Coastal Redwood Tree. Too Large to Train as Prebonsai?

Hermes33

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I found someone locally with Redwood small trees. They are in a 5 gallon pot Any suggestions on what to do initially? As you will note in last picture they have multiple low level trunks/branches coming out and wondering if I can propagate these. Dimensions below.

Height: 49in
Spread: 28in near middle
Trunk: 1 1/4in549E5CC8-CA89-4834-87BA-7D9EDA0786A6.jpeg4800C6B5-1368-41CC-BDBE-F357B4A224BC.jpegA4DC761F-C497-4741-A17F-F36F76F0ACC9.jpeg
Age: Around 2 years or so.
 

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First I have no experience with redwood . Not something you find in Canada πŸ˜‚πŸ˜‚. But that is not to big to train . Not by a long shot . Multiple options exist . Basically the tree can be cut down and a low branch wires up and trained as a leader . To start a bonsai . I think you will find a lot of more experienced people would allow the teee to grow as is. Be careful to keep lower branches as a future top . And use the existing top to grow as a sacrificial piece . This will create a larger base of the trunk in a faster rate . Essentially when the trunk is the size you want then you chop it down and start to create a bonsai . At this time a great thing to do is wire the tree to add movement in the lower trunk . Again think of the lowest portion as the future tree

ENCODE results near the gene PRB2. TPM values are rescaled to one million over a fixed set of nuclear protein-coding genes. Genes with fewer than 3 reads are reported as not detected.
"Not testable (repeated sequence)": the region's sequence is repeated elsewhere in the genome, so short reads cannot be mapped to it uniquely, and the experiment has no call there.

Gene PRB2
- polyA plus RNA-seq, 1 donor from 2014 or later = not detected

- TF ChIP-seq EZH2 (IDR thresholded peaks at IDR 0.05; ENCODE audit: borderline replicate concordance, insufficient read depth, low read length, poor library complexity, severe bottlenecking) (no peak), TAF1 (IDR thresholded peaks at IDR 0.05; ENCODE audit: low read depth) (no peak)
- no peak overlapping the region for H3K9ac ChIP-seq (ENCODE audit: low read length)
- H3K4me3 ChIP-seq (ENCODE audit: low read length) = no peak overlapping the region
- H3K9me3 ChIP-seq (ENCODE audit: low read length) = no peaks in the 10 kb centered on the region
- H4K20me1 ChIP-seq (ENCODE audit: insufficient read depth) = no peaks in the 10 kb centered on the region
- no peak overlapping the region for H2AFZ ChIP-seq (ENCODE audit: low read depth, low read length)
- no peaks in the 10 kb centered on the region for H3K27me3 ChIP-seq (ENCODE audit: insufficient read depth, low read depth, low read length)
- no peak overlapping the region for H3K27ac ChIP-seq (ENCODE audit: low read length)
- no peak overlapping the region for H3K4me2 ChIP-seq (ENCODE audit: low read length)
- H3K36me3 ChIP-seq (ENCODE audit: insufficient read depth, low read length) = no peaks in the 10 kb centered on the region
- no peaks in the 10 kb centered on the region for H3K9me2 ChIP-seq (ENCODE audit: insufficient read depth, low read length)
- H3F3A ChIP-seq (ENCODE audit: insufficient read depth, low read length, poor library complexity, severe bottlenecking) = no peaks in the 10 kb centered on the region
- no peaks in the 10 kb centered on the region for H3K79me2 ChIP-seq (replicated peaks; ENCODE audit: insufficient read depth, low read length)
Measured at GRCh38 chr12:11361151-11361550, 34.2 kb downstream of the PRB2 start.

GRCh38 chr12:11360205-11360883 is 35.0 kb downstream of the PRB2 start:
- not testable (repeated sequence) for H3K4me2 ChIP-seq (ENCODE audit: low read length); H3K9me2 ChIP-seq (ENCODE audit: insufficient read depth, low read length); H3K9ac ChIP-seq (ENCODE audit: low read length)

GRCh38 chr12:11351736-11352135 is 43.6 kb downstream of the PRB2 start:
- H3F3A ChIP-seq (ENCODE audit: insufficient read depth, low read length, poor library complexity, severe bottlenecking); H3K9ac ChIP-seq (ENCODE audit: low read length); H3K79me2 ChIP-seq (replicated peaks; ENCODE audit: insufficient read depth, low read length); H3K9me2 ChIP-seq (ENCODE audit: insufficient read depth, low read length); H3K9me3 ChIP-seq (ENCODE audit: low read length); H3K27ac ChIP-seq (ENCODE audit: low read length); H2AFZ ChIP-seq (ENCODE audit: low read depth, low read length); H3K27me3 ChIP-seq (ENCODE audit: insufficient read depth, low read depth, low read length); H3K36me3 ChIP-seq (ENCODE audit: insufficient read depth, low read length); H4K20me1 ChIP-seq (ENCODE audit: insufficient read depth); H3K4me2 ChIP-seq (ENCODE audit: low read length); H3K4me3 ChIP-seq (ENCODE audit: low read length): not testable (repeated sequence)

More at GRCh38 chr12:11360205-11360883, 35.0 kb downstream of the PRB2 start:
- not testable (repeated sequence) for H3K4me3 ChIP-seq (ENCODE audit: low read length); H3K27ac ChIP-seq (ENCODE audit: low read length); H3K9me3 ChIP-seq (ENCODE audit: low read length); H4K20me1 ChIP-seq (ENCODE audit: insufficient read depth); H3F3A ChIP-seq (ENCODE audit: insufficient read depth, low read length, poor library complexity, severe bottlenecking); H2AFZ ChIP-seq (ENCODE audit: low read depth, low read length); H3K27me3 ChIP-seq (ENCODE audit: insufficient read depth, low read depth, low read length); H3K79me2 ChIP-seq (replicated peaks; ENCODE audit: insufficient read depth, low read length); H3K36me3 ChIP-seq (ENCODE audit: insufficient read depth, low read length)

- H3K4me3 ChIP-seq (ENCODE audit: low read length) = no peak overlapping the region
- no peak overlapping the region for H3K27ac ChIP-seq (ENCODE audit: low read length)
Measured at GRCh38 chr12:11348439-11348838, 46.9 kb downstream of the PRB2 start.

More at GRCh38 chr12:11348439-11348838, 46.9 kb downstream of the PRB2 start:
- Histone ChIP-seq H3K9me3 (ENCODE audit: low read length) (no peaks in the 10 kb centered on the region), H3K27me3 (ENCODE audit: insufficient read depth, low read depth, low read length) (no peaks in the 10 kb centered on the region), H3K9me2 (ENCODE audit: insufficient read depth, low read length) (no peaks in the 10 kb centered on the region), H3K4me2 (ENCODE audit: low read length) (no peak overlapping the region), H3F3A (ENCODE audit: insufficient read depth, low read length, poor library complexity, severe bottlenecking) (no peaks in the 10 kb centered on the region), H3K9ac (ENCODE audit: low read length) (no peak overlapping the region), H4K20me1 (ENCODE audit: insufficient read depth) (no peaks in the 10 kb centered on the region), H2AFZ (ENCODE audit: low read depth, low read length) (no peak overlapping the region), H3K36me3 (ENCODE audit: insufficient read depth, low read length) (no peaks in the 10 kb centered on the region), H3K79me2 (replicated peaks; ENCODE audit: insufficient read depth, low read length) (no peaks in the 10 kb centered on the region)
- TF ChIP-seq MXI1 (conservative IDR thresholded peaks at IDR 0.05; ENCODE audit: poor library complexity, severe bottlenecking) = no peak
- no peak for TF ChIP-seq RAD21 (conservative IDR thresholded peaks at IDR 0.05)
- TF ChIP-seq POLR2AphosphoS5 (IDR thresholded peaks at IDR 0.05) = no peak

Hermes33

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Thanks for the input. Is the basic idea like in the picture below? Once it gets to the desired height (which is already above), keep the portion that will eventually be the final tree (things change) trimmed within the final frame (the triangle) while allowing the leader to grow to develop a larger trunk? What about sacrifice branches like the low one drawn? Should they be near the base of the trunk? Do I clear out all other branches near trunk base? Will the leader detract from growing thicker lower branches? Sorry for all the questions.... I am very new.



image0 (1).jpeg
 

hemmy

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Thanks for the input. Is the basic idea like in the picture below? Once it gets to the desired height (which is already above), keep the portion that will eventually be the final tree (things change) trimmed within the final frame (the triangle) while allowing the leader to grow to develop a larger trunk? What about sacrifice branches like the low one drawn? Should they be near the base of the trunk? Do I clear out all other branches near trunk base? Will the leader detract from growing thicker lower branches? Sorry for all the questions.... I am very new.



View attachment 464941
Yes, your drawing might be how you would develop an upright formal pine style tree. Although the eventual trunk line might be a series of wired portions to get taper. You might also have sacrifice portions on multiple lower branches to increase their size and proportion to the trunk.